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More Tributes to Muchmore
lettersREMARKABLE LEGACY: The late William Muchmore, a professor of biology, is remembered as “a remarkable person who touched many lives.” (Photo: University Libraries/Department of Rare Books, Special Collections, and Preservation)

Like Ms. [Wendy Beth] Jackelow ’83, I have many memories of Dr. [William] Muchmore (Tributes, July-August). A generation earlier, in 1959, I took vertebrate anatomy with him and then served as a teaching assistant in the course. He was a wonderfully kind and soft-spoken person, dramatically different from his popular image as the stern gatekeeper for medical school applicants. One of my fondest memories was being in the lab in Dewey one midnight, staining my slides, when the office phone rang. It was freight handlers at the railroad station who wanted to know what to do with a huge black spider that had crawled out of a shipment of bananas, and that they had in a box. I raced downtown, picked up the creature, and presented it to a delighted Dr. Muchmore the following morning. Thirty years later, on a college tour, I introduced him to our oldest son. He was remarkably unchanged in appearance, voice, and personality. A remarkable person who touched so many lives.

Paul Ephraim ’61

Studio City, California

lettersWHO’S WHO? Alumni from the Class of 1960 identified their classmates. (Photo: University Libraries/Department of Rare Books, Special Collections, and Preservation)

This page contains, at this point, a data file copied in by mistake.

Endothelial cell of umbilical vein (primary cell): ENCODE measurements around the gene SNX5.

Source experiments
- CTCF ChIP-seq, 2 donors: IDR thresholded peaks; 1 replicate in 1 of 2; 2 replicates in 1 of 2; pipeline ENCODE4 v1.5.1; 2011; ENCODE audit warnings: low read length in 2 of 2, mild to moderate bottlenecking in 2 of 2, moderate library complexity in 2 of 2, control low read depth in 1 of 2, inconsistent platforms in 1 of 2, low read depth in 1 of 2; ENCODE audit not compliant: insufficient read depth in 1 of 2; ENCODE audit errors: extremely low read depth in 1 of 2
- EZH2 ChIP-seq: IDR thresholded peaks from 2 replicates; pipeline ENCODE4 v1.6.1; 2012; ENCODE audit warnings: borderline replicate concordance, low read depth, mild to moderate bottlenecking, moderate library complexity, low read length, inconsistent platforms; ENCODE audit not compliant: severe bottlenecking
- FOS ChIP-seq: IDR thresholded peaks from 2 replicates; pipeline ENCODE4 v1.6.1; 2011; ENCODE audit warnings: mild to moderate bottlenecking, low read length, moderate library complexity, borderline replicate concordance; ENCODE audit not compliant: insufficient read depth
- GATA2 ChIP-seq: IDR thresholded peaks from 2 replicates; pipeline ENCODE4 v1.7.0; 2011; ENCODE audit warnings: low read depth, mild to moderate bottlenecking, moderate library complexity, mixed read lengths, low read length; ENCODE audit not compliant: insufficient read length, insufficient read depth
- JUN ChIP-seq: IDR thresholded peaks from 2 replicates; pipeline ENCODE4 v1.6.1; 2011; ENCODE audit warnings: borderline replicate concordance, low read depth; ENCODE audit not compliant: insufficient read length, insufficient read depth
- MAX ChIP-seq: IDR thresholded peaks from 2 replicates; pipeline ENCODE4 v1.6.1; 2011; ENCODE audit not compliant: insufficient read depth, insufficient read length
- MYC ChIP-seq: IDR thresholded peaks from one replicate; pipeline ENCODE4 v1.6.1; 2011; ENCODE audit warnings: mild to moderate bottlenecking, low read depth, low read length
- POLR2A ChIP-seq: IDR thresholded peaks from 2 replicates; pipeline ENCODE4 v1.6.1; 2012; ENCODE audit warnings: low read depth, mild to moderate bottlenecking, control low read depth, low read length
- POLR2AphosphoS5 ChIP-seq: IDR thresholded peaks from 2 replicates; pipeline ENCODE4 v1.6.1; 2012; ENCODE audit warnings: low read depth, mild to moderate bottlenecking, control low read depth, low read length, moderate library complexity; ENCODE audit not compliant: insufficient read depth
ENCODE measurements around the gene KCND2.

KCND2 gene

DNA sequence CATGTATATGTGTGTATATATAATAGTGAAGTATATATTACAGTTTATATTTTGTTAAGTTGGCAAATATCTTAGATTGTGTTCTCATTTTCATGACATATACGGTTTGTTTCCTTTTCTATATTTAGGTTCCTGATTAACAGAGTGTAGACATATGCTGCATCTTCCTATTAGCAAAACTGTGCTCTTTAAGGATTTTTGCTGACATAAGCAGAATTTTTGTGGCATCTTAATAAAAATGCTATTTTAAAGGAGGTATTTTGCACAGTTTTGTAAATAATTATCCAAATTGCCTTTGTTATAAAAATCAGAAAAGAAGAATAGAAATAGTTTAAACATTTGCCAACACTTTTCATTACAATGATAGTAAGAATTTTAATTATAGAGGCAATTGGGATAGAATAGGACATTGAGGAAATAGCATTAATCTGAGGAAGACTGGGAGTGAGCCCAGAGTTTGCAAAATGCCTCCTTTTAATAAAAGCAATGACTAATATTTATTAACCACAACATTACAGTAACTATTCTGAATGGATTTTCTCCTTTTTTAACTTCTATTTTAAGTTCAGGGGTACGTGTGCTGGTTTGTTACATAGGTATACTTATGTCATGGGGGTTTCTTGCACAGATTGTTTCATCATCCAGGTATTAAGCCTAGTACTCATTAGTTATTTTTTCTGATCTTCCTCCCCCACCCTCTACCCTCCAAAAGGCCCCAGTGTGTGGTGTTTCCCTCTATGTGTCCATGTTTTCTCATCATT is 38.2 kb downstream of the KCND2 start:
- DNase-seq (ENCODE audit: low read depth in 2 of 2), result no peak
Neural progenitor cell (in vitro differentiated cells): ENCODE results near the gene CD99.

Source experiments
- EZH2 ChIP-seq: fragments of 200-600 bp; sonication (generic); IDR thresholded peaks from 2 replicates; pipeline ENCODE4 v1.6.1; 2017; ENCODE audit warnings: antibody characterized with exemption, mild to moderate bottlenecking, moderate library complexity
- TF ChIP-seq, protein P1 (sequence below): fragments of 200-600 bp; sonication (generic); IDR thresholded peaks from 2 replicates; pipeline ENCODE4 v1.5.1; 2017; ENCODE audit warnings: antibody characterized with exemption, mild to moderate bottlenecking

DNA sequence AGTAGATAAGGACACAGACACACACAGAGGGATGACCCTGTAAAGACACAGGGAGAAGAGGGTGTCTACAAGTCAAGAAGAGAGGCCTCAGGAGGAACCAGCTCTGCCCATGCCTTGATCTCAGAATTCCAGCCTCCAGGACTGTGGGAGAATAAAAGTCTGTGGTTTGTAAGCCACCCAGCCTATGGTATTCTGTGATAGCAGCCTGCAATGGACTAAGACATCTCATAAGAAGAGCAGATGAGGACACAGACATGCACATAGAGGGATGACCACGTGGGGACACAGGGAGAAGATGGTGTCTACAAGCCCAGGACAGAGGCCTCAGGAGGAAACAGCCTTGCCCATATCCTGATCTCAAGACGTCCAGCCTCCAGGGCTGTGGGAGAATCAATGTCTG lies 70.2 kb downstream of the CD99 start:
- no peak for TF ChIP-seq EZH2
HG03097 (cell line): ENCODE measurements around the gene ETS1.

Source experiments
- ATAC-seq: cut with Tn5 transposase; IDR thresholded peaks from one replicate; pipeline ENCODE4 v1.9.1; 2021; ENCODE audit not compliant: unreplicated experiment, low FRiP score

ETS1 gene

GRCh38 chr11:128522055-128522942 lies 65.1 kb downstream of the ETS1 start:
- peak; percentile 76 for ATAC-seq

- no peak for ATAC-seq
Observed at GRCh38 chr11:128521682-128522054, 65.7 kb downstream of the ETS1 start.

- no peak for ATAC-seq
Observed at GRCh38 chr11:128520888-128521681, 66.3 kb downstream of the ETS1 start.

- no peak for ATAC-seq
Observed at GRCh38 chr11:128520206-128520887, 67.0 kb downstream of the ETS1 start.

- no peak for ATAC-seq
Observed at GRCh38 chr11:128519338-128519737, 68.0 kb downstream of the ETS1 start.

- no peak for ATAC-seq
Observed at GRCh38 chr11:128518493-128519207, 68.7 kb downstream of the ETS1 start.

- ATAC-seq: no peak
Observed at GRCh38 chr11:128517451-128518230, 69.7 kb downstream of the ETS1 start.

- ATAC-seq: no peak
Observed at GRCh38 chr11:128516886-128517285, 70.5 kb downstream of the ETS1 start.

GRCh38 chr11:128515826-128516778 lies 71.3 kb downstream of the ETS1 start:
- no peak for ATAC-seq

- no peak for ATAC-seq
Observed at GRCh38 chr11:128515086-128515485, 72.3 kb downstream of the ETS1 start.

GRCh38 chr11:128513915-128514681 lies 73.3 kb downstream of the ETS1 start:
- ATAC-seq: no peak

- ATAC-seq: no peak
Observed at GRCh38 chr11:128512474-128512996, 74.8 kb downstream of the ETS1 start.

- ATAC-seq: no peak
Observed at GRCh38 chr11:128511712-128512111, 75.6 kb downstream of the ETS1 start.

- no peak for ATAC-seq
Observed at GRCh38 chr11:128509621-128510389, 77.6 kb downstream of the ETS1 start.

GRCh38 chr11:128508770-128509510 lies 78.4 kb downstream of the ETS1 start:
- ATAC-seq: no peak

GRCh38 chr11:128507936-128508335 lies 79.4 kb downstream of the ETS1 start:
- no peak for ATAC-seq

Photographic Test

Several alumni recognized classmates in the photo on the first page of Class Notes in the July-August issue. Lorena Stabins ’95W (MS) of Pittsford, New York, showed the photo to her mother, Linda Wermuth Stabins ’60, ’64W (MA). “She was able to confirm that those freshmen in the photo are indeed taking placement tests. She said there were TONS of them. Unfortunately, she did not recognize anyone in the photo. Thanks for the stroll down memory lane.” For the ID’s, Brenda Miller Thalacker ’60 of Whitmore Lake, Michigan, says the photo shows “fourth from the right, the late Patti O’Day ’60 (glasses), next to her Fay Wadsworth Whitney ’60, ’61N (tall), and then a possible Margie Griffith Ward ’60. We are all reading, but no one is writing.” Gail Paxson Mates ’60 of Coronado, California, also thought the student in the middle of the row was Faye Wadsworth Whitney and guessed that the first student on the right is Patricia Wheeler Green ’60, ’61N and next to her, Barbara Joan Sloan ’60. Gail notes: “Wonder if all were snoozing!” And for Ellen Kleinman Siff ’63 of Trumbull, Connecticut, the photo prompted a thought about beanies and tests: “In addition to the dreaded beanies (as the Class of 1963, we were the last required to wear them), I seem to recall that, shockingly, we took the MMPI. Or perhaps that was our class.”

Totally Thoreau

Your fascinating story about Raymond Borst’s devoted Thoreau scholarship should have us all thinking about him during his bicentennial year. Another Rochester figure who had strong connections to Thoreau and who must have known Borst well, was Steve Thomas, the late director of the Rochester Museum and Science Center. He had two great loves, mushrooms and Thoreau, and had been the president of the Thoreau Society.

When he graduated from college, he went to Concord to meet an old man who as a teenager had helped Thoreau move a piano, the same Thoreau who, walking the Cape, met the octogenarian Oyster Man of Wellfleet, who as a boy had seen George Washington ride into Boston with his troops. The story gives me goose bumps, feeling how closely we are connected to our Revolution. Until September 10, there is a remarkable show of over 100 relics from Thoreau’s life at the Morgan Library in New York City, and it will move to the Concord Museum from September 29 through January 21, 2018.